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Copyright changes are anything but right



After a lot of complicated negotiations, Canada, the United States, and Mexico have signed a new treaty that will take the place of the old North American Free Trade Agreement (NAFTA). Now the three countries’ trade relations will be governed by the United States-Mexico-Canada Agreement, or USMCA. The effects of this agreement are large and multifaceted, and have been covered extensively in the media. But one of the smaller concessions Canada made for USMCA will have a major impact on the creative arts in the coming decades.

Under USMCA, copyright laws in Canada will protect intellectual property (that is to say, the results of creative work) for 70 years after their creator’s death, rather than the current 50. With the old number, we were in line with the least restrictive copyright laws in the world — now we share the same duration as our American neighbours.

While this may sound like a dull subject, that’s 20 years longer that our artists of today have to wait to (legally) release their own takes on preexisting works. Works released into the public domain give artists freedom to create and sell their work that incorporates any aspect of the original, under the understanding that those older texts are now treated in a similar way to legends that can be freely passed around, rather than as a commercial product owned by one person or entity. A prime example of this kind of adaptation is Seth Grahame-Smith’s 2009 book (and the subsequent film adaption), Pride and Prejudice and Zombies. The character of Sherlock Holmes also recently entered the public domain (after a lengthy legal battle from Arthur Conan-Doyle’s estate), meaning that anyone can freely write, market, and sell works involving the character.

Copyright law is incredibly complicated, as rights can be sold to corporations which enables them to last longer, and different countries have different rulings on what is and is not allowed. But I’m of the strong belief that 50 years is more than enough time after an artist’s death for their work to enter the public domain. What new innovation will musicians of the future be able to come up with once the popular music of the 1960s and 1970s starts to become freely available for use? What could it mean for video games as that industry ages? By extending copyright an extra 20 years, we’re just delaying artistic innovation.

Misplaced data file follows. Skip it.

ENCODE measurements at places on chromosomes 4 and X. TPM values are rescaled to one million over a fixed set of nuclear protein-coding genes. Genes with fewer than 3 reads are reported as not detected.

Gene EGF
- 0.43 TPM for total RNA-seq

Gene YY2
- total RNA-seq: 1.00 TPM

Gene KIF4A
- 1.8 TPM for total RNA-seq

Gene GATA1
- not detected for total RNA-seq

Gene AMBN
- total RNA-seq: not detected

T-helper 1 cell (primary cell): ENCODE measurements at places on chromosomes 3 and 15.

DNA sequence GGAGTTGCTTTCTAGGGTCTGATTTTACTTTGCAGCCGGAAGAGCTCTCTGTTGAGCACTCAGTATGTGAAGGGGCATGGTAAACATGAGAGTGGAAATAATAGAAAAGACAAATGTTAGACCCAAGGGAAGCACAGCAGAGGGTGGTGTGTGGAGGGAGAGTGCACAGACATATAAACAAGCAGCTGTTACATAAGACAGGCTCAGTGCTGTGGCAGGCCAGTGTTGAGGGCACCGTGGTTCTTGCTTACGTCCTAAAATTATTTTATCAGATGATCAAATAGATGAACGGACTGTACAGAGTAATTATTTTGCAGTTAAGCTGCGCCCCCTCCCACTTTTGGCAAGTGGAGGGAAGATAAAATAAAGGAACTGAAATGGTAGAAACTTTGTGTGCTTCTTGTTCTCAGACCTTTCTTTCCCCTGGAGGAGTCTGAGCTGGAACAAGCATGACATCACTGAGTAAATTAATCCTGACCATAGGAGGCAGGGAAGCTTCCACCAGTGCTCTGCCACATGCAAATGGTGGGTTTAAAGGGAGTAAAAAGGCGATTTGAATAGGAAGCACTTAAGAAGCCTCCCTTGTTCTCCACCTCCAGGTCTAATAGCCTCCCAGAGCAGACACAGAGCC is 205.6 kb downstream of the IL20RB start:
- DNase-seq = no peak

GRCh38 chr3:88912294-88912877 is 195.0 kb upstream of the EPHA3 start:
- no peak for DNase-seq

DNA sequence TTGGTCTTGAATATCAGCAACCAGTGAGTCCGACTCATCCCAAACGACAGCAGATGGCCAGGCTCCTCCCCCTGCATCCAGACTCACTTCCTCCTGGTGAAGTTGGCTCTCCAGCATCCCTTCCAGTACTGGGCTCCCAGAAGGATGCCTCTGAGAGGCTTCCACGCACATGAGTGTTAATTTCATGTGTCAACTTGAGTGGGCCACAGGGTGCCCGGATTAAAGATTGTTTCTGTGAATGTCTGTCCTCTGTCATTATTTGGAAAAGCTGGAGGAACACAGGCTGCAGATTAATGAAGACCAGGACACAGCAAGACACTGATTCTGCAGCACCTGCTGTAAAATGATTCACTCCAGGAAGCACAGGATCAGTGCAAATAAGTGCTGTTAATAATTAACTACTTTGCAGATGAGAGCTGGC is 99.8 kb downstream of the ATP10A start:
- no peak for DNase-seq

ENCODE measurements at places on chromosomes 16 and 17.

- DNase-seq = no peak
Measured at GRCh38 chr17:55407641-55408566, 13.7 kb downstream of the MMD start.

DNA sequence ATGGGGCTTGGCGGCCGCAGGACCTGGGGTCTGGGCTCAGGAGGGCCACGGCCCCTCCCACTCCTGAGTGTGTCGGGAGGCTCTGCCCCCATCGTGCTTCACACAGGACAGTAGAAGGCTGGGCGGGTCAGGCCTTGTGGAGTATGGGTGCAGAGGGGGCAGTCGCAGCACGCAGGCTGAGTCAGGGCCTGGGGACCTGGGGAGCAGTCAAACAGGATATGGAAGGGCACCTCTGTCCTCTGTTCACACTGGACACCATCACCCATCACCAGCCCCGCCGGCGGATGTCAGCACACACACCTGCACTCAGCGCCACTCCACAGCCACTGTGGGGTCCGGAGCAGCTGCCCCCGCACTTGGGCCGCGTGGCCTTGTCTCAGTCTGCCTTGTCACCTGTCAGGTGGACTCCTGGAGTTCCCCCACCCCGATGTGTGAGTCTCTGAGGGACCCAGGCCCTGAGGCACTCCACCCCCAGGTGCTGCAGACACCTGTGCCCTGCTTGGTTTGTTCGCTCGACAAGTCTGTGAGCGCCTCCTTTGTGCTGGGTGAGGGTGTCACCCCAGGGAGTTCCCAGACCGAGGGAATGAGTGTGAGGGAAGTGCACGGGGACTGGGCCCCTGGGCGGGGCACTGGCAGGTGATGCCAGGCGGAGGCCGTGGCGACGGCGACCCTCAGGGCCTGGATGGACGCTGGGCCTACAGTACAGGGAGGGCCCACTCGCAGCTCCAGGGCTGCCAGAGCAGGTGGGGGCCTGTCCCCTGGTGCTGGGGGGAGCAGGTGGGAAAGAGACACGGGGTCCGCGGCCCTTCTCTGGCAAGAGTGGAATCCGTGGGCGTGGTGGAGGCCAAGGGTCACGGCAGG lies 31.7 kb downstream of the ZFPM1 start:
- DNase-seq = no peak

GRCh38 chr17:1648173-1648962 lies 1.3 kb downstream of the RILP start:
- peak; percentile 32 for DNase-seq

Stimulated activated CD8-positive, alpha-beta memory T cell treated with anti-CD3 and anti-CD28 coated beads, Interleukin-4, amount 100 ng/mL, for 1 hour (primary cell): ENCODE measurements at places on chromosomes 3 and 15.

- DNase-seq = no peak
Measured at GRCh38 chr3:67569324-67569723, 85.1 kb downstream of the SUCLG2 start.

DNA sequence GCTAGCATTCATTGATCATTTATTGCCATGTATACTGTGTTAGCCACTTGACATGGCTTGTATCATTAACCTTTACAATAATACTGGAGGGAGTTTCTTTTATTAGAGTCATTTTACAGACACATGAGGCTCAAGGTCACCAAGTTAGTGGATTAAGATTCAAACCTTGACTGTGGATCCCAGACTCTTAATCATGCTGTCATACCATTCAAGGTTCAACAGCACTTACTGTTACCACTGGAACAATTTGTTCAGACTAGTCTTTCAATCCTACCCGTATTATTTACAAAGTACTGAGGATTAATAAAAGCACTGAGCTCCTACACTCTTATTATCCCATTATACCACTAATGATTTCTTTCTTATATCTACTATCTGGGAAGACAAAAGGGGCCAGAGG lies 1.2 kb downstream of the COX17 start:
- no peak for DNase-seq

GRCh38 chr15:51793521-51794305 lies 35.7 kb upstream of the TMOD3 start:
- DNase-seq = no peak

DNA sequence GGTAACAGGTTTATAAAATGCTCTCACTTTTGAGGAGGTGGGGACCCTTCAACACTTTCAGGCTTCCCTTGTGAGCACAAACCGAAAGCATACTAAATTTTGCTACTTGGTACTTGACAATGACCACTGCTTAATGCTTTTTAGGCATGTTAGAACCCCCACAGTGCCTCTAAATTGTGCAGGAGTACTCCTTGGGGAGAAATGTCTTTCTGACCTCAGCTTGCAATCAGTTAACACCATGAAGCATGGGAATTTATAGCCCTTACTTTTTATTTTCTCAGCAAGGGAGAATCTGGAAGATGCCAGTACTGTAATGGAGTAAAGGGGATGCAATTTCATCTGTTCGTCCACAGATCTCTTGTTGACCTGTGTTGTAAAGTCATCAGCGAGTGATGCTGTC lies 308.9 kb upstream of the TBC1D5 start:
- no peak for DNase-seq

The argument in favour of longer copyright is that it protects the legacy of works, and ensures the families of creators continue to receive payment for their work. Disney is notorious for fighting to increase copyright laws, as the threat of their intellectual property (namely Mickey Mouse) entering the public domain clearly terrifies them.

The internet has been a strong driving force in favour of the free sharing of content and information, both legally, through the widespread adoption of opt-in licenses like Creative Commons that allow authors to easily offer their work up for sharing, reuse, and adaptation, and through the sharing of content without its owner’s permission (which some see as a way to weaken the grip of corporations over artistic content).

Speaking as a writer, it is a difficult tightrope to walk — obviously if I sell a book, I want to make money from it, and if it keeps selling after I’m dead, I want it to keep helping my family. But a reasonable limit has to be set. If corporations like Disney keep succeeding in having government change the rules, it’s possible none of our contemporary media will enter the public domain in ours, our children’s, or our grandchildren’s lifetimes. And what are we losing by holding that back?

While creators can choose to release their work for adaption and reuse, the onus shouldn’t have to be on creators. Extending the duration of copyright is a step in the wrong direction, a concession that will hinder Canada’s creative people for decades down the line. Copyright has a critical role to play, but it needs to have limits, and by agreeing to this clause of the USMCA, the Canadian government is telling us that it values corporate profits over creative expression.

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